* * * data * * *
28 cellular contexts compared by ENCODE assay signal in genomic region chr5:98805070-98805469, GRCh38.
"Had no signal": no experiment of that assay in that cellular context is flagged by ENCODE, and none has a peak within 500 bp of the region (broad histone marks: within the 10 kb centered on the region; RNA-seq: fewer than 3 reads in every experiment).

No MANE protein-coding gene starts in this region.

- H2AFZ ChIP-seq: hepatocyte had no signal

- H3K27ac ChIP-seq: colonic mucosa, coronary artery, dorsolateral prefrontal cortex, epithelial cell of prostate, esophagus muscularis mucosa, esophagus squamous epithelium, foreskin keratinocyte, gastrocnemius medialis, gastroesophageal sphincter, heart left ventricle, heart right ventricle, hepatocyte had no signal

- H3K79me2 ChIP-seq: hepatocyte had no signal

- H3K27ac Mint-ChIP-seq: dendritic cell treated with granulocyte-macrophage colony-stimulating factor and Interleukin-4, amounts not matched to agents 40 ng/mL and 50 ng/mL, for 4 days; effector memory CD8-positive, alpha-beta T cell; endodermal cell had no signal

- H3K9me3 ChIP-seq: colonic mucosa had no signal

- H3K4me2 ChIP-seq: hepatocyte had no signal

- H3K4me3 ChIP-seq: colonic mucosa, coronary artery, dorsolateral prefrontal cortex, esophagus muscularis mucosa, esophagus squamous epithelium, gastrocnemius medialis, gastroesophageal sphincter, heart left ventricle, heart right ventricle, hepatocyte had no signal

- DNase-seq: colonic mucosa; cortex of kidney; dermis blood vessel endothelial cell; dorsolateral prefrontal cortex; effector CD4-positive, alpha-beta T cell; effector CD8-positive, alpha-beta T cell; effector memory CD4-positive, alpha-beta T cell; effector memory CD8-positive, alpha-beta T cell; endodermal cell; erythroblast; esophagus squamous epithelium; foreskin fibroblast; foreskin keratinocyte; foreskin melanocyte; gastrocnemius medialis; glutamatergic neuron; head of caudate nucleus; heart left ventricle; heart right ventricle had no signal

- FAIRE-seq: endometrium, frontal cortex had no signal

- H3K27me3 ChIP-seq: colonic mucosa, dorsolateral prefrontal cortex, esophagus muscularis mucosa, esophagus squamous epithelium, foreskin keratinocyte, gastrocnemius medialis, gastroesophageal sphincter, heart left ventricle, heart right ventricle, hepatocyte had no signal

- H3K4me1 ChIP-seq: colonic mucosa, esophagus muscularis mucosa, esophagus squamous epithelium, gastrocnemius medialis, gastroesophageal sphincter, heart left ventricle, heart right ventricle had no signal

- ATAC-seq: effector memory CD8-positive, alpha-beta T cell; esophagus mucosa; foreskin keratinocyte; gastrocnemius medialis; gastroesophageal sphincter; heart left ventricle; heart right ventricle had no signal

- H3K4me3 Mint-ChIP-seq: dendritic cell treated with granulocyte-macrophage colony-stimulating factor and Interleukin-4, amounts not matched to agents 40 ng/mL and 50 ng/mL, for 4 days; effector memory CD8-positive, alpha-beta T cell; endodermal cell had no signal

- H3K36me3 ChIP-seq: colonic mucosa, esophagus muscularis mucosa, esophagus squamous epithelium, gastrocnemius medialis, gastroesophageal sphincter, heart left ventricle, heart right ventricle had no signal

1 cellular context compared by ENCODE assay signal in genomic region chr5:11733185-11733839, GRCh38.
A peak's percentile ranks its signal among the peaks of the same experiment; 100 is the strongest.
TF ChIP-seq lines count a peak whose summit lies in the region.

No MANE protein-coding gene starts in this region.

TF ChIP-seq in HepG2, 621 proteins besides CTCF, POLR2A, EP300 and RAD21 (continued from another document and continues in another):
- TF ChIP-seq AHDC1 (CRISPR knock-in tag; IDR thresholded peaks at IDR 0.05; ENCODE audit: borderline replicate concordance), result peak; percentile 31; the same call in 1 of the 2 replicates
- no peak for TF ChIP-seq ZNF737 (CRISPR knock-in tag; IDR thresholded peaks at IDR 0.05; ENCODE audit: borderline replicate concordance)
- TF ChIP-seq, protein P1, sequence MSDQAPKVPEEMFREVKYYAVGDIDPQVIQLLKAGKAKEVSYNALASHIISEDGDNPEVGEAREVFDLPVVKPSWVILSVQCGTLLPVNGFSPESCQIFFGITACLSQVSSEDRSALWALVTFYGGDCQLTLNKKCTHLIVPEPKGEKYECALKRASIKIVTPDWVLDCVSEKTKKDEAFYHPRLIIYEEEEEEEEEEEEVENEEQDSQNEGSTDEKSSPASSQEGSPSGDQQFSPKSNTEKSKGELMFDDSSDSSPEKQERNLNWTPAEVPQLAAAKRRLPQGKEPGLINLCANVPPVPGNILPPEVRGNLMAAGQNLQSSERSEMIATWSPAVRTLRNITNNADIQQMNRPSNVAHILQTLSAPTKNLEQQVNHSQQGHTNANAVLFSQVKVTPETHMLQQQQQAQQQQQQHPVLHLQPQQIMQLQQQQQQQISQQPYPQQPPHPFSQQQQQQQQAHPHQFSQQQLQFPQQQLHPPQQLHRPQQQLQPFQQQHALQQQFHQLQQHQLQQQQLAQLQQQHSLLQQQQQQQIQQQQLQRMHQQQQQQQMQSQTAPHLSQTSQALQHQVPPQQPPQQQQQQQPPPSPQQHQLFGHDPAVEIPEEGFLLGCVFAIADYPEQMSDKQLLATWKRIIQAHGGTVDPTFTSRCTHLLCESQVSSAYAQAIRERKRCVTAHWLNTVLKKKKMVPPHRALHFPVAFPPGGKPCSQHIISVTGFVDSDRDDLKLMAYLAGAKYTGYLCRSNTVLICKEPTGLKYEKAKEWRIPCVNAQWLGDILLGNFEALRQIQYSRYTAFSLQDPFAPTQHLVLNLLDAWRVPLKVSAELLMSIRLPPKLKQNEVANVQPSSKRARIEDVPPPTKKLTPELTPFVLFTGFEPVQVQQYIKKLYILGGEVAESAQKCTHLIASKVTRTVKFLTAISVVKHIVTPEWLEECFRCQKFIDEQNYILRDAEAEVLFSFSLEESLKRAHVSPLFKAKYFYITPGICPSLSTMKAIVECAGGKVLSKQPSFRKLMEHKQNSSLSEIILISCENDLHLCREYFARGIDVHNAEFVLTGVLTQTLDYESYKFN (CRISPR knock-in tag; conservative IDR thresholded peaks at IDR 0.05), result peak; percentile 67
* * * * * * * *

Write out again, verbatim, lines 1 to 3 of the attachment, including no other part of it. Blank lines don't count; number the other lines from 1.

28 cellular contexts compared by ENCODE assay signal in genomic region chr5:98805070-98805469, GRCh38.
"Had no signal": no experiment of that assay in that cellular context is flagged by ENCODE, and none has a peak within 500 bp of the region (broad histone marks: within the 10 kb centered on the region; RNA-seq: fewer than 3 reads in every experiment).

No MANE protein-coding gene starts in this region.